Wednesday, June 06, 2007

Is Leonardo Fibonacci Awakening The Three Bears?

I'm out of commission with some type of bug so I'm going to throw up a relatively quick post. I see alot of bullishness from prognosticators quoting bearish sentiment readings. As I've said on here time and again, sentiment is but one leg of successful investing. It also has the potential to be the weakest unless at tremendous extremes such as existed in 1982. Many of these same prognosticators were yammering about negative sentiment in 2000 as well. Yes, many sentiment points at the very peak of the largest bull were indeed bearish causing many to expect higher prices. Sentiment has and always will fail those using it at many key moments in time. In addition, sentiment is typically a coincident measurement to price and many times simply another way of measuring the same data. In other words, it is not typically an independent variable but rather a function of price. Very few people seem to get this simple point. It seems some of the more qualified on Wall Street are starting to figure this out. Finally, I recently read a rational explanation of put/call ratios which came to the conclusion it was a coincident indicator and really a function of price.

Be it options ratios, Rydex ratios, short interest, futures data points through COT reports, oscillators, sentiment surveys or anything else, they are typically measuring the same thing or are misinterpreted. And, as history has shown time and again, they work until they don't. Think you found the Holy Grail of sentiment? Think again. It will eventually fail in a big way. Guaranteed.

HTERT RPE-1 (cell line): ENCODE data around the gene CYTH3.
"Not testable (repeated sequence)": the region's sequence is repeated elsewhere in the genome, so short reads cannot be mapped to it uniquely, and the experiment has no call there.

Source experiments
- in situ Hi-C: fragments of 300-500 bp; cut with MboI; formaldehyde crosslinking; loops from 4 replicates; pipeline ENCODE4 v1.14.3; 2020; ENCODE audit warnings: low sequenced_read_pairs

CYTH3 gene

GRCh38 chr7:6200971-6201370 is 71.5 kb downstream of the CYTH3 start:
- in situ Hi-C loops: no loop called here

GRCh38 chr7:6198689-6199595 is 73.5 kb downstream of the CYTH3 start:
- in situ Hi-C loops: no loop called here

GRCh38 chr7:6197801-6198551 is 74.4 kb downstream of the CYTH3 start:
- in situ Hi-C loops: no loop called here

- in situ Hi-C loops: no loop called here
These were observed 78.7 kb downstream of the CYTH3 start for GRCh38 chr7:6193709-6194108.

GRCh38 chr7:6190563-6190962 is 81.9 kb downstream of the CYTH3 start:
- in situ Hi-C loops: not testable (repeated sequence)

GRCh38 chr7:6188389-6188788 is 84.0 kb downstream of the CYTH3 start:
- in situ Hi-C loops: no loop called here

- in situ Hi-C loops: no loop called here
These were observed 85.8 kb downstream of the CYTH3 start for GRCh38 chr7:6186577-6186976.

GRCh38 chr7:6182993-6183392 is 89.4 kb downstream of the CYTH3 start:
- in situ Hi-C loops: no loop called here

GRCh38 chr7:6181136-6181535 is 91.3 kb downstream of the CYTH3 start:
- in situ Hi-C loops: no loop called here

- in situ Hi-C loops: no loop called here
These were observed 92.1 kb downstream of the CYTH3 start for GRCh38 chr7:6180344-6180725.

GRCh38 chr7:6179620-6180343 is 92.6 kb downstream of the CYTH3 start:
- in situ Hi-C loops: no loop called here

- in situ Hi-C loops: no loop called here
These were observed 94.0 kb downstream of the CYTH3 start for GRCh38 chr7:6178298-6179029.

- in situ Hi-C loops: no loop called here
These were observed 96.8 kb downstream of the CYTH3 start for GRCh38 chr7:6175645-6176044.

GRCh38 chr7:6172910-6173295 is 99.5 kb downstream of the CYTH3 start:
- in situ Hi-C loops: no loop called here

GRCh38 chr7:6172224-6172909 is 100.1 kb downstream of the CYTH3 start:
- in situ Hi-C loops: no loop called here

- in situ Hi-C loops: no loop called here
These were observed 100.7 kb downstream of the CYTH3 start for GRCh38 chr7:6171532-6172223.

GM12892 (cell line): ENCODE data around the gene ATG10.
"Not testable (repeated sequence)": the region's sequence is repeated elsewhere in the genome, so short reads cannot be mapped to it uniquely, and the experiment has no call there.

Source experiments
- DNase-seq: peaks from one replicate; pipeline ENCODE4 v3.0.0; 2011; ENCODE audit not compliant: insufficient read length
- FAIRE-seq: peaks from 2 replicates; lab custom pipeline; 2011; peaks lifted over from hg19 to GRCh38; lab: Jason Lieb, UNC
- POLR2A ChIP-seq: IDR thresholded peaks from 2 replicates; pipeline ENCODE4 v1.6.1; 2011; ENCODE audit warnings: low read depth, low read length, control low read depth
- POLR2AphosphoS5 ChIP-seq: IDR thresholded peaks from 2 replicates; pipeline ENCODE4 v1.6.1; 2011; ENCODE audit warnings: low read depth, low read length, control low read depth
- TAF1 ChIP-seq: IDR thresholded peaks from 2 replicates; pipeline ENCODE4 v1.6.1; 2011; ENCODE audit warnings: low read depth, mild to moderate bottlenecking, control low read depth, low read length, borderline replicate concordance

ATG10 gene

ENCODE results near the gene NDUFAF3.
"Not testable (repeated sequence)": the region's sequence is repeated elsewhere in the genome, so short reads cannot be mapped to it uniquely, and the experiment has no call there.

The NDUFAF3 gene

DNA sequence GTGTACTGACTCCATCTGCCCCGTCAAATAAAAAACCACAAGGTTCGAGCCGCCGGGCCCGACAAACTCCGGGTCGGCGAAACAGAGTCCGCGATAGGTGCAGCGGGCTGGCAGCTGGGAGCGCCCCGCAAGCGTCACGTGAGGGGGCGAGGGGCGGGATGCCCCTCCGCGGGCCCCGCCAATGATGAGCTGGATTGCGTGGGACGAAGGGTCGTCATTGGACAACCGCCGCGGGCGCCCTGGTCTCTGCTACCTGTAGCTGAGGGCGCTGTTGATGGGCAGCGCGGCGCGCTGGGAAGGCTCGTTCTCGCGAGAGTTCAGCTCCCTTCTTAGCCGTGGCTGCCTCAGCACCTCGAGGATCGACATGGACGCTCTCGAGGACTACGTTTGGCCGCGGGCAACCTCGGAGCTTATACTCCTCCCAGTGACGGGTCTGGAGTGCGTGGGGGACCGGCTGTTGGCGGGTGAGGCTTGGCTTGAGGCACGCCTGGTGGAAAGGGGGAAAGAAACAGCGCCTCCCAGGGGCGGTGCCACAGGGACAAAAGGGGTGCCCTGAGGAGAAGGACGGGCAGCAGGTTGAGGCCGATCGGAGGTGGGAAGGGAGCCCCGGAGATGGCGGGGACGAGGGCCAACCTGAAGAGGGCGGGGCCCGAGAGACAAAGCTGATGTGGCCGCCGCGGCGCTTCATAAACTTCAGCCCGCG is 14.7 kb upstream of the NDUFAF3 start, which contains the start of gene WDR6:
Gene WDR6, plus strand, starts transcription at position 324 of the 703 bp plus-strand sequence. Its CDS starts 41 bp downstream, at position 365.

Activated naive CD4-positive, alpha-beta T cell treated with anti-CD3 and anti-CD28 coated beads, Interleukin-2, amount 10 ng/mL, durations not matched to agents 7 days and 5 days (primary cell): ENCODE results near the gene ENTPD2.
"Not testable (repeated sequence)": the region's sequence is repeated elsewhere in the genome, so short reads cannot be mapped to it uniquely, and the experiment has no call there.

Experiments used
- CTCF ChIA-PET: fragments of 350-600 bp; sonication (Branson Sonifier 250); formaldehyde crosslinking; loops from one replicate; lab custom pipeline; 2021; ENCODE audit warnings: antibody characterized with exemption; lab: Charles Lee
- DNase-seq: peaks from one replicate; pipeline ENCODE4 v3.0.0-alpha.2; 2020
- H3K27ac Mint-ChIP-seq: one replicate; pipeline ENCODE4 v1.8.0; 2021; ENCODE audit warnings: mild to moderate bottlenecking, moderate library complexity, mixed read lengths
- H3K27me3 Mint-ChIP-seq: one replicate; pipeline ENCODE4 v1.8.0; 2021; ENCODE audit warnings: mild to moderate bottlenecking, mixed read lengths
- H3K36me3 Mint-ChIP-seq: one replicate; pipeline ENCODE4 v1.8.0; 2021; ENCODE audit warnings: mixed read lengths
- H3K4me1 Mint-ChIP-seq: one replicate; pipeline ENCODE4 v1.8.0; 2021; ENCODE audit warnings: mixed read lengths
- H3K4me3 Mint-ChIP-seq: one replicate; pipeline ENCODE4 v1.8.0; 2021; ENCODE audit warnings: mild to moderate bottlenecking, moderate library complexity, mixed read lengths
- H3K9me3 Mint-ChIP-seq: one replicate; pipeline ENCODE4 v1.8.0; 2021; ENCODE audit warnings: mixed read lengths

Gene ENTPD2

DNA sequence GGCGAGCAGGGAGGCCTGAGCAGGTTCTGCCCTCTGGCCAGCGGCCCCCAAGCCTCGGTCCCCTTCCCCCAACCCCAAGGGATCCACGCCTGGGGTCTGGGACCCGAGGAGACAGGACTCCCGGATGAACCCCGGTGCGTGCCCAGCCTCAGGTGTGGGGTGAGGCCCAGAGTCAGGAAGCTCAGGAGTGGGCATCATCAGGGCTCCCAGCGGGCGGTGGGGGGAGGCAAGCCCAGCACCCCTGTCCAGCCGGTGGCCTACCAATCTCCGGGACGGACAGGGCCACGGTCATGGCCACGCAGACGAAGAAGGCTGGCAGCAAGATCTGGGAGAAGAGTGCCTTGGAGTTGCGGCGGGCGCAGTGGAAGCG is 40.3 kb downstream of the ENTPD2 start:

Last July before the mega cap rally and the China blow off I wrote on here that mega caps, Chinese equities and energy were the likely remaining assets yet to be shoved even more. So, what has outperformed since that comment? Mega caps, Chinese equities and energy. Was I using the latest sentiment gadget to make this call? Hardly. All I need to know is how to model human behavior reflected through price and a clear understanding of the Wall Street herd's behavior. The only sentiment doodad you need is price. Therefore, the best time to aggressively load up on stocks as overvalued as today is when prices have collapsed. What do you think Wall Street sentiment will be then? Small caps down 50-70% or more? The Wall Street engine will have ground to a halt, asset allocation models will have low equity allocation, there will likely have been large layoffs in the financial sector, most hedge funds will have lost their appeal, Mad Money will be off the air, etc. That's a good time to buy. At this point in time, waiting for a 10% dump or waiting for some four year cycle bottom which was supposed to happen last year yet is still being called the four year cycle is more yammering. Real money for most is made by catching the majority of market moves over many years or decades. In that respect, catching the exact top to a major wave is rather meaningless. What is important is to miss the mess. In other words, we aren't going to get a ten percent correction then start another five year run which triples today's prices. That is, unless the dollar collapses and the Fed destroys the dollar through its actions. I doubt that will happen. If it does, I'm moving to Switzerland to live on cheese fondue and chocolate.